The CSW2CDT tool suite is a set of three programmes whose main purpose is the encoding of computer tapes used in the Sinclair ZX and the Amstrad CPC families during the Golden Age of European videogames (1982-1994), when tapes were the most popular distribution method of commercial software:
CSW0 is a command-line program that reads WAV audio sample files and writes CSW V1 packed samples.
CSW2CDT is a command-line program that reads CSW1 V1 packed samples and writes CDT/TZX tape images.
CSW2CDT-UI is a dialog-driven program whose graphical user interface simplifies the usage of the first two tools.
The general procedure is divided in several steps:
The tape must be sampled as an uncompressed WAV audio file whose quality should be at least 22050 Hz. Mono and 8 bits are preferred over stereo and 16 bits.
The resulting WAV file must be fed to CSW0, that will measure all the square waves and produce a CSW V1 file. Optional flags can be used to perform band-pass filtering on the signal.
This CSW V1 file will be handed to CSW2CDT, whose task is to scan the data blocks within and build a CDT/TZX image. Again, optional flags allow for increasingly complex processing of the contents.
The CDT/TZX image ultimately needs to be tested then in an emulator that can play tape files back, such as CPCE and WinAPE for Amstrad CPC titles or FUSE and UnrealSpeccy for ZX Spectrum softwares.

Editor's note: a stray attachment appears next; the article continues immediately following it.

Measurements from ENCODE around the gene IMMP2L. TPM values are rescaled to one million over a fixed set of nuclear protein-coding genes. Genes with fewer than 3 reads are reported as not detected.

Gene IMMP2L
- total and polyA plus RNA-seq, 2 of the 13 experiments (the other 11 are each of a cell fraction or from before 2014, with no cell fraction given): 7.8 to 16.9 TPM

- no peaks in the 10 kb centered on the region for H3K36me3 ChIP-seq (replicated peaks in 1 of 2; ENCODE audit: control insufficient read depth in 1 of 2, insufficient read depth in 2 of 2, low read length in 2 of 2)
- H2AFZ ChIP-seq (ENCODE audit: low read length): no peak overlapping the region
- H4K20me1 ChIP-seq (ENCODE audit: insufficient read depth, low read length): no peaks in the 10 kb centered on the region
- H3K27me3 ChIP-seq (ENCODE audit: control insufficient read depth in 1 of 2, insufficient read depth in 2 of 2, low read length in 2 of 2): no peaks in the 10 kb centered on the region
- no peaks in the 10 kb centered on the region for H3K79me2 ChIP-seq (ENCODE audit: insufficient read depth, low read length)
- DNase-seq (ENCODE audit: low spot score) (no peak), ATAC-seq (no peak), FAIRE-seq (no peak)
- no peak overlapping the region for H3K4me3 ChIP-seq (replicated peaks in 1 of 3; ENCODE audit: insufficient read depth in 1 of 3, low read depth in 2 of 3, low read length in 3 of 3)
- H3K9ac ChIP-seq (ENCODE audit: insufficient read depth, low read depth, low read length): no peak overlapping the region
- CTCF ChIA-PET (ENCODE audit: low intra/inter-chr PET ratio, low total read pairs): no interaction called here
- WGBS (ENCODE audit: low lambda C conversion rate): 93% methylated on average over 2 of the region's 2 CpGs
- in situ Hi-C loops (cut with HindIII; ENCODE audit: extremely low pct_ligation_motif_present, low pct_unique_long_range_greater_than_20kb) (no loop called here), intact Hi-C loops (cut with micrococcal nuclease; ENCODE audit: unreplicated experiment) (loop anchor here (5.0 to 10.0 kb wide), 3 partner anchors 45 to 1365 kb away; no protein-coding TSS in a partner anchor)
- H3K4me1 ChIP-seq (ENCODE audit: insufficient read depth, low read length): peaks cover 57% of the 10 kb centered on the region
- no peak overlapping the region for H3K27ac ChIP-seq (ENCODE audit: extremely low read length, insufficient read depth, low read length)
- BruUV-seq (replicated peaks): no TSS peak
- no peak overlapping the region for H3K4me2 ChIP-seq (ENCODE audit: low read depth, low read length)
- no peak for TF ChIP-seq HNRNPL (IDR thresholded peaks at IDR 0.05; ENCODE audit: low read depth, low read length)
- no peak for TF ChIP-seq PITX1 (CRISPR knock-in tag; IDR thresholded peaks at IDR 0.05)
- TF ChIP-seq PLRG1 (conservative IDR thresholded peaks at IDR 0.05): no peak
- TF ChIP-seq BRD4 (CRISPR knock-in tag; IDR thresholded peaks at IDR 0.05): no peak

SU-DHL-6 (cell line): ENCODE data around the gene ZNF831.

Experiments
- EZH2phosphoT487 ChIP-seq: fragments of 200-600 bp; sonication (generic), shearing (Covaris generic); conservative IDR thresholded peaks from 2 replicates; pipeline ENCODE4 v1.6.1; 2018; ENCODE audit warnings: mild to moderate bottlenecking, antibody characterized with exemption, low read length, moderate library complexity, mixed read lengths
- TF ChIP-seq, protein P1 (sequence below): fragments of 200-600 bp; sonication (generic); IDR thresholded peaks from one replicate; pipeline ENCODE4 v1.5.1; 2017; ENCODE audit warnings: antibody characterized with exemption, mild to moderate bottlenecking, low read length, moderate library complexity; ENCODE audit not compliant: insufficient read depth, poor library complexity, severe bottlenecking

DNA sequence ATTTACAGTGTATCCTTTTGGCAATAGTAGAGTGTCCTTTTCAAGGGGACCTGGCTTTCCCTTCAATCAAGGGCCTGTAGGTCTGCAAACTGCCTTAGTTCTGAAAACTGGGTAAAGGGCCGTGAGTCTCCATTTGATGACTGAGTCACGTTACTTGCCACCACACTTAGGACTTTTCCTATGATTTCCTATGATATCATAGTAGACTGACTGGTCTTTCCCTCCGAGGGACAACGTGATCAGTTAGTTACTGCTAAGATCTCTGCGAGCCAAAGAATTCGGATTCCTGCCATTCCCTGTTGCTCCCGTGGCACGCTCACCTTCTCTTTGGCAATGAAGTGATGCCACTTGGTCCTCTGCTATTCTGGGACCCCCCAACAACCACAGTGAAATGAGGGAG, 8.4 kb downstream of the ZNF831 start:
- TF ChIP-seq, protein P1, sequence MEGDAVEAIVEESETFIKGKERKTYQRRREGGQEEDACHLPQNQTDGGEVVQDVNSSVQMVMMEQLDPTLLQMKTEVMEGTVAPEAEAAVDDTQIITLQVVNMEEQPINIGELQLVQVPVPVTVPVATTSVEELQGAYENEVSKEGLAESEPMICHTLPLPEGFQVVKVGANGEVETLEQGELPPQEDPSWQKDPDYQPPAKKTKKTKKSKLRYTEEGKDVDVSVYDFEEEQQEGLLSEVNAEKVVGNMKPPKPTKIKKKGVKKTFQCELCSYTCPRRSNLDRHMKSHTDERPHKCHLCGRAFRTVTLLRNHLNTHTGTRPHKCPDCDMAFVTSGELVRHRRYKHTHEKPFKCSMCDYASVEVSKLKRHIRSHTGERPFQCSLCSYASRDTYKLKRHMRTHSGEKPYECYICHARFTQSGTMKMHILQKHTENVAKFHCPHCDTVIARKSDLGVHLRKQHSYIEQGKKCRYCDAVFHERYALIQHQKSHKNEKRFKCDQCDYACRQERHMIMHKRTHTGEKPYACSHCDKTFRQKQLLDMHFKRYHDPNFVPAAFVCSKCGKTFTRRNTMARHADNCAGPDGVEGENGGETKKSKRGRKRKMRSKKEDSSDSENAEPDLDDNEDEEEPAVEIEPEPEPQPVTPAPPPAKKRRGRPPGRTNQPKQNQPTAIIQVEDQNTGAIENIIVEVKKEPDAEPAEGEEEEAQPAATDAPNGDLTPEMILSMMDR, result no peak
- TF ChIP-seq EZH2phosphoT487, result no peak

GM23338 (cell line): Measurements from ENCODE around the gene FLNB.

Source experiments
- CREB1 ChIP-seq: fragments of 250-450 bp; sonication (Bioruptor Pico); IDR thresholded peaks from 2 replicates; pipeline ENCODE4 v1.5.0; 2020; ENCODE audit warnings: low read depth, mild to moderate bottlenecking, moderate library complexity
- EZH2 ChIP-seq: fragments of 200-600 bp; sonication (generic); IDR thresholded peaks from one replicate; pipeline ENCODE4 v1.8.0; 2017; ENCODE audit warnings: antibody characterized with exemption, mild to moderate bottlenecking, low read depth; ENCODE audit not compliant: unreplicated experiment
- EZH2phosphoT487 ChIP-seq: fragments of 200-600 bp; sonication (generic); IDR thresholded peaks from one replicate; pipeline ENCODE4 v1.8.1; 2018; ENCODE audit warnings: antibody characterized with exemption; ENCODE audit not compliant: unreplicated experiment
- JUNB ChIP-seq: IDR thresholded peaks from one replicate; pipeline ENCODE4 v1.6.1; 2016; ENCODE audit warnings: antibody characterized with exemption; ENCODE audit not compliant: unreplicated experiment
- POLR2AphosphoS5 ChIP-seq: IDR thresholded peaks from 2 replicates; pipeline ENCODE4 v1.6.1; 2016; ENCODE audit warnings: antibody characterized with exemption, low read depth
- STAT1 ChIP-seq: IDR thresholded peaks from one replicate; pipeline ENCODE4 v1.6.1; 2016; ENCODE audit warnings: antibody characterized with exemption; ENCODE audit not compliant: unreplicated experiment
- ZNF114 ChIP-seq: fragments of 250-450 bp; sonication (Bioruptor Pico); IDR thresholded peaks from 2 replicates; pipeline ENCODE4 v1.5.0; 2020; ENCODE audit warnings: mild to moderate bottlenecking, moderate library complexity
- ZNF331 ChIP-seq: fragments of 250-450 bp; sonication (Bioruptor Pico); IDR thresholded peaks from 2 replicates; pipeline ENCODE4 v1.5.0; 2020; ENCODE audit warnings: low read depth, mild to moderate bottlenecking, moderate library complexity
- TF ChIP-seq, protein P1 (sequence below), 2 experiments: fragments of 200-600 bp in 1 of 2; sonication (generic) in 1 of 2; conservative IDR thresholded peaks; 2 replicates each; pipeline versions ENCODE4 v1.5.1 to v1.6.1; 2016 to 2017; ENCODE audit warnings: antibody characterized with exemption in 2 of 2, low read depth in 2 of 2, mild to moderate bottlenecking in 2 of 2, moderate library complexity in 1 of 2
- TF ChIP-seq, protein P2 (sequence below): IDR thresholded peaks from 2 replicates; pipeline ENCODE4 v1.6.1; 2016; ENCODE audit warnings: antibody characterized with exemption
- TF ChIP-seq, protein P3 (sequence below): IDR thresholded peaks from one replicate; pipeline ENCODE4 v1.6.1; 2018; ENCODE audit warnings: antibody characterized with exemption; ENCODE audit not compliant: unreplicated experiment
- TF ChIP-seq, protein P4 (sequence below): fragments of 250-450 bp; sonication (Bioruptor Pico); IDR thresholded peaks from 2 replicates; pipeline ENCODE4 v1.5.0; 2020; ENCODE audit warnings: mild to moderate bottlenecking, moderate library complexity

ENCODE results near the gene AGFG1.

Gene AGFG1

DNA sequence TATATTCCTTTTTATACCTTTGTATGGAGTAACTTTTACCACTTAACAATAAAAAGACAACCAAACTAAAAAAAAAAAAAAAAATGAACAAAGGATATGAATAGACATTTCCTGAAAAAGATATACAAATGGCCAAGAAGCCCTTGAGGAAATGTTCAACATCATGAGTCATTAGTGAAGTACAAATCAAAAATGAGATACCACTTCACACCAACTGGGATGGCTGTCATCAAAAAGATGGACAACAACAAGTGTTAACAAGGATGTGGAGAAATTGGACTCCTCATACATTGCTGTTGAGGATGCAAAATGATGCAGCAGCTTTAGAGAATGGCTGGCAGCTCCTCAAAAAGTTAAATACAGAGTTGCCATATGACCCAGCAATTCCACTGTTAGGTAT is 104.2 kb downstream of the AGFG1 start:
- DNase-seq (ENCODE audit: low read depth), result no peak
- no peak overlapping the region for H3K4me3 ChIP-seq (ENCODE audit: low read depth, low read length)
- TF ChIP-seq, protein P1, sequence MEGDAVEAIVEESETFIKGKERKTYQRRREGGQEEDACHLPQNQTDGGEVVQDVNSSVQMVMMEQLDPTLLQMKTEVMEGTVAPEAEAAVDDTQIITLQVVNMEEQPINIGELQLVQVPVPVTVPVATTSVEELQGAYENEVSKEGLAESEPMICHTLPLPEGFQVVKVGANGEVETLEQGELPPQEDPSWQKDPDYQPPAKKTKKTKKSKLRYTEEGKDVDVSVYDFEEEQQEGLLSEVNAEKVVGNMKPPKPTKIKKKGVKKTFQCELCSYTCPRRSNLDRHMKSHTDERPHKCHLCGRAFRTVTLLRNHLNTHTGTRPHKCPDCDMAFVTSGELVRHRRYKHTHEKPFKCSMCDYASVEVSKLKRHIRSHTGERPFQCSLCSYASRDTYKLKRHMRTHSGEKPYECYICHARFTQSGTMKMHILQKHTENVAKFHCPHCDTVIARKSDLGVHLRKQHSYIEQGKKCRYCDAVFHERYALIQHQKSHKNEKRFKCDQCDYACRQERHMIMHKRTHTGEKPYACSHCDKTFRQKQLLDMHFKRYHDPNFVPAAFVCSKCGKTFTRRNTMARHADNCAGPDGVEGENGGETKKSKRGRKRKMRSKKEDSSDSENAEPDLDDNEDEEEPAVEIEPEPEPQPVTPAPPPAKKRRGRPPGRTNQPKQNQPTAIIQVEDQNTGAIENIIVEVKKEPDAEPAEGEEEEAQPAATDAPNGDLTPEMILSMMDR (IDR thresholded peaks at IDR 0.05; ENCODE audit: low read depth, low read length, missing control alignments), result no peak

CSW2CDT-UI eases the procedure because its graphical user interface is more comfortable (although less flexible) than the command line: choosing the sample, generating the CSW V1 file, and encoding the CDT/TZX file can be performed by pushing buttons and choosing options. It also allows for the reverse procedure of playing back CDT/TZX images into CSW V1 files and WAV audio files with some few mouse clicks.
20170419: fourth public version: antivirus gave bogus warnings about CSW2CDT-UI.EXE, so it's no longer trimmed with STRIP.
20170409: third public version: improved pilot and SYNC detection, "--hexagon" now supports both the CPC and Spectrum Hexagon methods.
20170402: second public version: packing them with UPX led to Avast antivirus giving bogus warnings, so they're no longer compressed.
20170401: first public version of the binaries (no source code yet, it's too messy) and the handbooks, written by Dlfrsilver.